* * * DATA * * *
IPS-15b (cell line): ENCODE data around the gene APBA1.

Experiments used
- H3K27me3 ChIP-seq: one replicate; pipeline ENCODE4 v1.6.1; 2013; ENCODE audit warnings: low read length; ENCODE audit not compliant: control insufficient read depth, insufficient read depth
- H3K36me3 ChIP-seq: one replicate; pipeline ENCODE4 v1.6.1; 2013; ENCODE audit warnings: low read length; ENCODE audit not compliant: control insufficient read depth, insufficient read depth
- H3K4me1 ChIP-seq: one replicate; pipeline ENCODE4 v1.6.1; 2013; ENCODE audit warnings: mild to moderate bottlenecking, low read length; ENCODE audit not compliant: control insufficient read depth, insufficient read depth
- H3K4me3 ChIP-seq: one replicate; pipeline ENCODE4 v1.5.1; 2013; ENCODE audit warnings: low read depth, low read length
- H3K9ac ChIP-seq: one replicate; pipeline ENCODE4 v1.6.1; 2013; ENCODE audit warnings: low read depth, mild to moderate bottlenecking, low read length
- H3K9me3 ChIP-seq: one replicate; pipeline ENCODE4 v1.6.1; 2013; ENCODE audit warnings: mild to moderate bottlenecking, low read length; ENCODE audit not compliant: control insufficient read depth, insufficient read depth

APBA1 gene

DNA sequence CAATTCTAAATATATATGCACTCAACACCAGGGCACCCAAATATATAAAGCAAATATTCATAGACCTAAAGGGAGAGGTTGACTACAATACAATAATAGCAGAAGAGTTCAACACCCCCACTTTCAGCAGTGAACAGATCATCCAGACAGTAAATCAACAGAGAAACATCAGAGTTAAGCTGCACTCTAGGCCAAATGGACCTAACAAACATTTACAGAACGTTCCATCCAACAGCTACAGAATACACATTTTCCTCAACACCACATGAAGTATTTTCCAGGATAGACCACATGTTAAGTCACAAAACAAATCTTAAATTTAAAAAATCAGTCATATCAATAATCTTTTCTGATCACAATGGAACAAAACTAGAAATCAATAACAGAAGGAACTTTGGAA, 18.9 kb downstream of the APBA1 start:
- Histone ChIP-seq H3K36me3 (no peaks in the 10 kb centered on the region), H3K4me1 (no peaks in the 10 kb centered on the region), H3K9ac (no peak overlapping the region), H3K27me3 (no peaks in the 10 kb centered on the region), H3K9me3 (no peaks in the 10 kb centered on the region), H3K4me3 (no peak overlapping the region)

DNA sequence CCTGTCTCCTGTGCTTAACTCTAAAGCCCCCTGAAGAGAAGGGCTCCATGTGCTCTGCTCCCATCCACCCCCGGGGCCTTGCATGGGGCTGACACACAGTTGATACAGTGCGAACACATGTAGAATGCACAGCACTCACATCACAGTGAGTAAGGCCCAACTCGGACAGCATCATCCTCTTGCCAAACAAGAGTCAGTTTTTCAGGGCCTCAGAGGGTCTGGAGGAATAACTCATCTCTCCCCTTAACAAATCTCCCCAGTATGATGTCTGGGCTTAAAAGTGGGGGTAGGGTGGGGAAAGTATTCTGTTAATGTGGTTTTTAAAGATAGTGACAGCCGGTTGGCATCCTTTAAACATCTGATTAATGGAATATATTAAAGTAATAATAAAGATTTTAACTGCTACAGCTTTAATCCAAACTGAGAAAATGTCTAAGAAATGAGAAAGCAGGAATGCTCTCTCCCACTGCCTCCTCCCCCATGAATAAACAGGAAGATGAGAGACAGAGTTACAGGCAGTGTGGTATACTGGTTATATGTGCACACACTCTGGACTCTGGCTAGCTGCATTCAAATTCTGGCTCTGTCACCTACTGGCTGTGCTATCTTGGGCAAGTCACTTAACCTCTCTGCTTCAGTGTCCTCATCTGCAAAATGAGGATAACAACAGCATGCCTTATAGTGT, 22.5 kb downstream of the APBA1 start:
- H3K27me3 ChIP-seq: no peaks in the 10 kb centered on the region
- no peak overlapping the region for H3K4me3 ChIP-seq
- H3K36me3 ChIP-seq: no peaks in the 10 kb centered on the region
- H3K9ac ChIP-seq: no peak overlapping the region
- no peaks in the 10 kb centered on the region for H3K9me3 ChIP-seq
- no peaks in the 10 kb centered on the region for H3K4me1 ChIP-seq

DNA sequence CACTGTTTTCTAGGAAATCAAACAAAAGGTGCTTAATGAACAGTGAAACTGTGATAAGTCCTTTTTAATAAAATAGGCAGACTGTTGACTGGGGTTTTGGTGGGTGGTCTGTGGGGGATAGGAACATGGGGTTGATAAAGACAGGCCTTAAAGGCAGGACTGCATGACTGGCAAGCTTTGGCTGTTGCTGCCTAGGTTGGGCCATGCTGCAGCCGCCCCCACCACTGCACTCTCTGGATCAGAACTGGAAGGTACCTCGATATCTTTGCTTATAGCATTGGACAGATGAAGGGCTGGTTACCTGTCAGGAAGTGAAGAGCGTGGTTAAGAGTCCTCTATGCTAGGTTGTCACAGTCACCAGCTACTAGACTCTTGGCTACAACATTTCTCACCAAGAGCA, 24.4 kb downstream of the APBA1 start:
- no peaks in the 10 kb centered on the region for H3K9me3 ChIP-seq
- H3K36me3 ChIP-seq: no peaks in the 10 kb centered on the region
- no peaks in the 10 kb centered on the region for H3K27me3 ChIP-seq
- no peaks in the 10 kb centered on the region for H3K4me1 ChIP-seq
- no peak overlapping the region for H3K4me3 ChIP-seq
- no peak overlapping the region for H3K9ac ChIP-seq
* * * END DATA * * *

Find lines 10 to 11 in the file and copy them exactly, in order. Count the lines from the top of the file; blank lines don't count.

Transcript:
DNA sequence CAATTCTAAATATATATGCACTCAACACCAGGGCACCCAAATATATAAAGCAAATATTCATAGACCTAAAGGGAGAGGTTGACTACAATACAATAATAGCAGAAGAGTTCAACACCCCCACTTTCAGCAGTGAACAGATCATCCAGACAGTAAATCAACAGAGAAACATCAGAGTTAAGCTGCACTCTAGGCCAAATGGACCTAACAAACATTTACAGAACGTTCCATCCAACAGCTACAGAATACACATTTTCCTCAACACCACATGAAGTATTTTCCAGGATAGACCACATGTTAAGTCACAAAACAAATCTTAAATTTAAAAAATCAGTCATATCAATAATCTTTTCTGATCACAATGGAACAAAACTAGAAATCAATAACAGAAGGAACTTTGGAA, 18.9 kb downstream of the APBA1 start:
- Histone ChIP-seq H3K36me3 (no peaks in the 10 kb centered on the region), H3K4me1 (no peaks in the 10 kb centered on the region), H3K9ac (no peak overlapping the region), H3K27me3 (no peaks in the 10 kb centered on the region), H3K9me3 (no peaks in the 10 kb centered on the region), H3K4me3 (no peak overlapping the region)